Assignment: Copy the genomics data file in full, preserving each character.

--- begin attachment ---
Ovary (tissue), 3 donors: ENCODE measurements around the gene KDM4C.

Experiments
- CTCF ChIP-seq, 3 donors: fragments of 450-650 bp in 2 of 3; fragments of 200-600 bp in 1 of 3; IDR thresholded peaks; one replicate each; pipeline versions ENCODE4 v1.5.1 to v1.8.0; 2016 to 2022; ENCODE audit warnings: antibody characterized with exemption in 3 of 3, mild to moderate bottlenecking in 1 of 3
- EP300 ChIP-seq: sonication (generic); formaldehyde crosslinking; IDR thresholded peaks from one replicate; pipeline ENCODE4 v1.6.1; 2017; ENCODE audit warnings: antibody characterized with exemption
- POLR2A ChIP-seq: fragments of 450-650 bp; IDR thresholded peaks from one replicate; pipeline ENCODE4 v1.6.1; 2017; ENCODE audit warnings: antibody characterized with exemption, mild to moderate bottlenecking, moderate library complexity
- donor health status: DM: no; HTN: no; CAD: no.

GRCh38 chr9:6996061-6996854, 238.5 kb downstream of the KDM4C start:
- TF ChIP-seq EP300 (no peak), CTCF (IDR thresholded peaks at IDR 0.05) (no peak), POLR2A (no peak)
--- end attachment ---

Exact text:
Ovary (tissue), 3 donors: ENCODE measurements around the gene KDM4C.

Experiments
- CTCF ChIP-seq, 3 donors: fragments of 450-650 bp in 2 of 3; fragments of 200-600 bp in 1 of 3; IDR thresholded peaks; one replicate each; pipeline versions ENCODE4 v1.5.1 to v1.8.0; 2016 to 2022; ENCODE audit warnings: antibody characterized with exemption in 3 of 3, mild to moderate bottlenecking in 1 of 3
- EP300 ChIP-seq: sonication (generic); formaldehyde crosslinking; IDR thresholded peaks from one replicate; pipeline ENCODE4 v1.6.1; 2017; ENCODE audit warnings: antibody characterized with exemption
- POLR2A ChIP-seq: fragments of 450-650 bp; IDR thresholded peaks from one replicate; pipeline ENCODE4 v1.6.1; 2017; ENCODE audit warnings: antibody characterized with exemption, mild to moderate bottlenecking, moderate library complexity
- donor health status: DM: no; HTN: no; CAD: no.

GRCh38 chr9:6996061-6996854, 238.5 kb downstream of the KDM4C start:
- TF ChIP-seq EP300 (no peak), CTCF (IDR thresholded peaks at IDR 0.05) (no peak), POLR2A (no peak)